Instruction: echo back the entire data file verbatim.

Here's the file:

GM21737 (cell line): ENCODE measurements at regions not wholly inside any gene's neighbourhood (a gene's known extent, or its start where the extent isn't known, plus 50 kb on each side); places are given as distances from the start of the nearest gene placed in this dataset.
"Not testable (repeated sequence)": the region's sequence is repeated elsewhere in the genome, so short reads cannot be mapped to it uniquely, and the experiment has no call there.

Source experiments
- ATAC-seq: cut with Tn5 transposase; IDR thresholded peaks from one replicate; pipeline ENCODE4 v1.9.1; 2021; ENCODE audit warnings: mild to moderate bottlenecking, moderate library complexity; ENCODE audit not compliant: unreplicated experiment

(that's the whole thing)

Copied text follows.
GM21737 (cell line): ENCODE measurements at regions not wholly inside any gene's neighbourhood (a gene's known extent, or its start where the extent isn't known, plus 50 kb on each side); places are given as distances from the start of the nearest gene placed in this dataset.
"Not testable (repeated sequence)": the region's sequence is repeated elsewhere in the genome, so short reads cannot be mapped to it uniquely, and the experiment has no call there.

Source experiments
- ATAC-seq: cut with Tn5 transposase; IDR thresholded peaks from one replicate; pipeline ENCODE4 v1.9.1; 2021; ENCODE audit warnings: mild to moderate bottlenecking, moderate library complexity; ENCODE audit not compliant: unreplicated experiment